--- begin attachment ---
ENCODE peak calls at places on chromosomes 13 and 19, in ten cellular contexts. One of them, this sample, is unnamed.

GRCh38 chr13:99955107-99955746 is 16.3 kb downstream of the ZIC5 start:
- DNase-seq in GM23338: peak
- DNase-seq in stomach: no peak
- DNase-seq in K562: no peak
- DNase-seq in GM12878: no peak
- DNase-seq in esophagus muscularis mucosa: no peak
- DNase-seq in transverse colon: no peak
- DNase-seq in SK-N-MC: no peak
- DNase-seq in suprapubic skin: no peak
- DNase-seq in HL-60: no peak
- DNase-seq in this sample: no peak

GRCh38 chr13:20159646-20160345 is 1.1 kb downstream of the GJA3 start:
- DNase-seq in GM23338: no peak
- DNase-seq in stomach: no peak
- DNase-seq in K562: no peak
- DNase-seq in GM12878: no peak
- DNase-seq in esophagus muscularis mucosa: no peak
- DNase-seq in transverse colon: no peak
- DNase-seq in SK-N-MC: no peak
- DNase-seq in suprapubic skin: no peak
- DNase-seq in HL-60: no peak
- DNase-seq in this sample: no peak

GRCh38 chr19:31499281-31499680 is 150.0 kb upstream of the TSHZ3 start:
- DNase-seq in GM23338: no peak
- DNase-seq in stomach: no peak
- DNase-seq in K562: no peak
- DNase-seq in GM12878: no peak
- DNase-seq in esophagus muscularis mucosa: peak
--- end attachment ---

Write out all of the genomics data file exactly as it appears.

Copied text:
ENCODE peak calls at places on chromosomes 13 and 19, in ten cellular contexts. One of them, this sample, is unnamed.

GRCh38 chr13:99955107-99955746 is 16.3 kb downstream of the ZIC5 start:
- DNase-seq in GM23338: peak
- DNase-seq in stomach: no peak
- DNase-seq in K562: no peak
- DNase-seq in GM12878: no peak
- DNase-seq in esophagus muscularis mucosa: no peak
- DNase-seq in transverse colon: no peak
- DNase-seq in SK-N-MC: no peak
- DNase-seq in suprapubic skin: no peak
- DNase-seq in HL-60: no peak
- DNase-seq in this sample: no peak

GRCh38 chr13:20159646-20160345 is 1.1 kb downstream of the GJA3 start:
- DNase-seq in GM23338: no peak
- DNase-seq in stomach: no peak
- DNase-seq in K562: no peak
- DNase-seq in GM12878: no peak
- DNase-seq in esophagus muscularis mucosa: no peak
- DNase-seq in transverse colon: no peak
- DNase-seq in SK-N-MC: no peak
- DNase-seq in suprapubic skin: no peak
- DNase-seq in HL-60: no peak
- DNase-seq in this sample: no peak

GRCh38 chr19:31499281-31499680 is 150.0 kb upstream of the TSHZ3 start:
- DNase-seq in GM23338: no peak
- DNase-seq in stomach: no peak
- DNase-seq in K562: no peak
- DNase-seq in GM12878: no peak
- DNase-seq in esophagus muscularis mucosa: peak